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Hello all, I'm looking to improve my photography. I've hit a bit of a wall and cannot think of any more ways to improve myself, so I am looking for advice. Let me know what you think, even the smallest of advice could be a lot of help to me! Feel free to look at my profile and cc any of those pictures as well. I understand manual mode (aperture, ISO, ss) and so on. I can try to find the settings of each photo but I'm looking more for help on composition.

Thank you very much! Hailey

I'll take a crack at a comment on all three, I'm by far no pro, though, so take them with a grain of salt.

Top to bottom:

Top photo: Great capture and facial expression on the dog. The sharpest part of the photo should be the eyes. It looks pretty good, it's hard to tell on this website, because of the size of the photo, but the plane of razor-sharp focus might be just slightly deeper into the depth of field. One way to overcome that is go up one or or more stops in the aperture... if that was at f4, go to f5.6 or from 5.6 to 8... experiment a little. It will help you also get more of the dog's face in sharper focus. There's sometimes a challenge with a subject coming directly at a camera... the time when the auto focus locks to when the image is captured has a small lag... the dog ran closer and a tiny bit out of focus in that amount of time. There's not a ton you can do about that... higher end cameras will have some adjustments you can fine tune, but for the most part, a higher f-stop will get you there. Given the relatively bright lighting, you won't sacrifice your shutter speed... if you can get above 1/800 or 1/1000sec you should freeze the action pretty well. When you don't have as bright conditions available, you may need to use a fill flash or some other light to freeze the action better. Also, I don't see much in the way of hand-held motion blur, but you can help reduce/eliminate visible blur if you can stay at about 1/ 2x the focal length of your lens. For example... if you're hand-holding with a 100mm lens, you get to 1/200sec shutter speed, you shouldn't see much motion-blur, if any. If you can't get exposure right at that speed, you probably should consider a mono- or tripod for stability. As far as the overall processing etc... there's some shadow lifting that seems to have happened... It's tempting to lift shadows to give more detail but this photo overall is a little light/overexposed. You could stand to back down the total exposure a little bit... maybe 1/2 or 2/3 of a stop to help the overall contrast. Lastly... this is a great example of where adding some post-crop vignette (very slight) darkening at the perimeter to give emphasis on the dog's face might help. It might not though too... play around with it. Stay light with the vignette - maybe just a few percent darkening.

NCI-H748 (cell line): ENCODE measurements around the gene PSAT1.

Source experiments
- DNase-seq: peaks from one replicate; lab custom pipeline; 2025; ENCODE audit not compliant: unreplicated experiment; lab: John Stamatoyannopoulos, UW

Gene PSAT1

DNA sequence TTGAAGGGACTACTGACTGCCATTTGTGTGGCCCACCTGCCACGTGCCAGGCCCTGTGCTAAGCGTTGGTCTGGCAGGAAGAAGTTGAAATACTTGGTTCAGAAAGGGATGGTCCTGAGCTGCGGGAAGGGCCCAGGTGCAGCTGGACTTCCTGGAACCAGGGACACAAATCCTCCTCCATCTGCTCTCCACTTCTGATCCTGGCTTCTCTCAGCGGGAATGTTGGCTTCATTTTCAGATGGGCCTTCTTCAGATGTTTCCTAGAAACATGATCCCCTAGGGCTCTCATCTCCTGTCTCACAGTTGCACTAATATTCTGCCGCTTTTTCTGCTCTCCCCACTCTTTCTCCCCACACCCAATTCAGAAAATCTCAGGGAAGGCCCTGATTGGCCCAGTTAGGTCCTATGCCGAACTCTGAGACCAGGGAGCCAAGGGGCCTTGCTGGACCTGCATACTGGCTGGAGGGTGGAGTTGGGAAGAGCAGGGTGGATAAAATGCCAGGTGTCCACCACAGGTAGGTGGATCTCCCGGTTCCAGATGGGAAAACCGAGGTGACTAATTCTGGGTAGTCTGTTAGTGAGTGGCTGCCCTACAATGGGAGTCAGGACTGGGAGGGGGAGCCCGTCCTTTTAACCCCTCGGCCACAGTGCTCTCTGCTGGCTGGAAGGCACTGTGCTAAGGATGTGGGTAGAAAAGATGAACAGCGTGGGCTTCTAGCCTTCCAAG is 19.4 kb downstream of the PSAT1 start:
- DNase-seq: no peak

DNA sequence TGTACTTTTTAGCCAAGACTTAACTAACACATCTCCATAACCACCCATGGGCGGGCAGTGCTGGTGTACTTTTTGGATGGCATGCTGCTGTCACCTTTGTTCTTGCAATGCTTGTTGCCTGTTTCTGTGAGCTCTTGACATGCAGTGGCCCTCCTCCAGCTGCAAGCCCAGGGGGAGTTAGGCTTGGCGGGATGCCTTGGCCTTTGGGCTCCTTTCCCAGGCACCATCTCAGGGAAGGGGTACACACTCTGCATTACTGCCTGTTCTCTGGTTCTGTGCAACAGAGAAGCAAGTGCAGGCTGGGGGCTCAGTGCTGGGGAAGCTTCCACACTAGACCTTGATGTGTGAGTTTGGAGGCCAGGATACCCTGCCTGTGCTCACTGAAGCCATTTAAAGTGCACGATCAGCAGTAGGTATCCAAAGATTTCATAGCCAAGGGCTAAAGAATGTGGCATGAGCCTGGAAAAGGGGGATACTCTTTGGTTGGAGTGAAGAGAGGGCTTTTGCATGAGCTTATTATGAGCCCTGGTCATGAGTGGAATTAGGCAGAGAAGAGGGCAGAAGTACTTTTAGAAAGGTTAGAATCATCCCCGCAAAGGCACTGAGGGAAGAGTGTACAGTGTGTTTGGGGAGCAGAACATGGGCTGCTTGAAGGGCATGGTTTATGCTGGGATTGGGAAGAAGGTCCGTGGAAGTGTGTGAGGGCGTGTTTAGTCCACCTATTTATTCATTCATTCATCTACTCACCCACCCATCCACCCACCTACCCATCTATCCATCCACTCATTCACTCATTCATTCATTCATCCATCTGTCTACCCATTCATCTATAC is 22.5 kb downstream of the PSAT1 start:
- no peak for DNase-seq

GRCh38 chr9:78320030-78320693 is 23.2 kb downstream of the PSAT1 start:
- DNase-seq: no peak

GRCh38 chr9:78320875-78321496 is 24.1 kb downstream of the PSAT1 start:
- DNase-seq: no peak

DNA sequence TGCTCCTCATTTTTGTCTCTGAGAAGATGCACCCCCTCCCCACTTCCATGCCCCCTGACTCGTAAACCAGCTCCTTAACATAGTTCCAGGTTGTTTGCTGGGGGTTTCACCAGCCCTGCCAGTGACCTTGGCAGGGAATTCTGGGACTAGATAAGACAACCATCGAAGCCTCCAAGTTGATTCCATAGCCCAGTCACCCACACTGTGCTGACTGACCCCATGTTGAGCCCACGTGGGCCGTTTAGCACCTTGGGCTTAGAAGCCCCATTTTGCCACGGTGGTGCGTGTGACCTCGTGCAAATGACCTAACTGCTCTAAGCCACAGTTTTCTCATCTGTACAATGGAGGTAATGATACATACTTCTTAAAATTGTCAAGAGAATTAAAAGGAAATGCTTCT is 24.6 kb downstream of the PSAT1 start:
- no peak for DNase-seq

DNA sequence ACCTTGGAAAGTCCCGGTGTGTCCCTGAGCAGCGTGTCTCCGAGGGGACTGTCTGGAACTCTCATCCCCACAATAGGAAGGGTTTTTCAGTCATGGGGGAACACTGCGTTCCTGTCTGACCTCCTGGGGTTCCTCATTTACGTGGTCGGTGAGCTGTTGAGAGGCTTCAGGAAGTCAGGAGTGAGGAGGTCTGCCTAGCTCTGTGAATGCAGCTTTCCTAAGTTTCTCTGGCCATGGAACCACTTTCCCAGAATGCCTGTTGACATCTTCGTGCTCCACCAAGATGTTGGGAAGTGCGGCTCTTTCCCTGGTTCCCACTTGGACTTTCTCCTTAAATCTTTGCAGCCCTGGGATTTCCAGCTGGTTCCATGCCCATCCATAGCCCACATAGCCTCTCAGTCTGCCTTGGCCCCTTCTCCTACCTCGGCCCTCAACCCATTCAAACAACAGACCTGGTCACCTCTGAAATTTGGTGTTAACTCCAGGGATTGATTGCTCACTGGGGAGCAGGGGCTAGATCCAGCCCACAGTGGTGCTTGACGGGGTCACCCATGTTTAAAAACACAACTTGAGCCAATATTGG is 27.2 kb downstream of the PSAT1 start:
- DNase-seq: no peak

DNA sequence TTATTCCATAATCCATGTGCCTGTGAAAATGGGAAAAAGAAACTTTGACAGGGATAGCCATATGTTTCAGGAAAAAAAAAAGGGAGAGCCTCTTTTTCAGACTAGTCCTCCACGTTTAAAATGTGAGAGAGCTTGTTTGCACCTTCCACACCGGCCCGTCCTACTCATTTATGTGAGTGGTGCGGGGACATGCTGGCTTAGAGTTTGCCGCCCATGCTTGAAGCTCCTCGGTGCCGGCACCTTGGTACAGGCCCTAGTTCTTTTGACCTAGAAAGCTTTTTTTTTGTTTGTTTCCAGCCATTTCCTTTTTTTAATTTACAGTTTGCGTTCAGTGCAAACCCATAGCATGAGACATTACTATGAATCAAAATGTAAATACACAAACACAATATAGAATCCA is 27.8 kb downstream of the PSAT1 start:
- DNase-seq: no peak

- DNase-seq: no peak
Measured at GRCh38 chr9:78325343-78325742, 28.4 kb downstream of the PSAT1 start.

Middle Photo: Great emotion and clarity. I wouldn't change much on this one. This is one to look at in multiple different renditions in processing though... true monochrome as a version... maybe some warming of the skin tones. But it is good without either.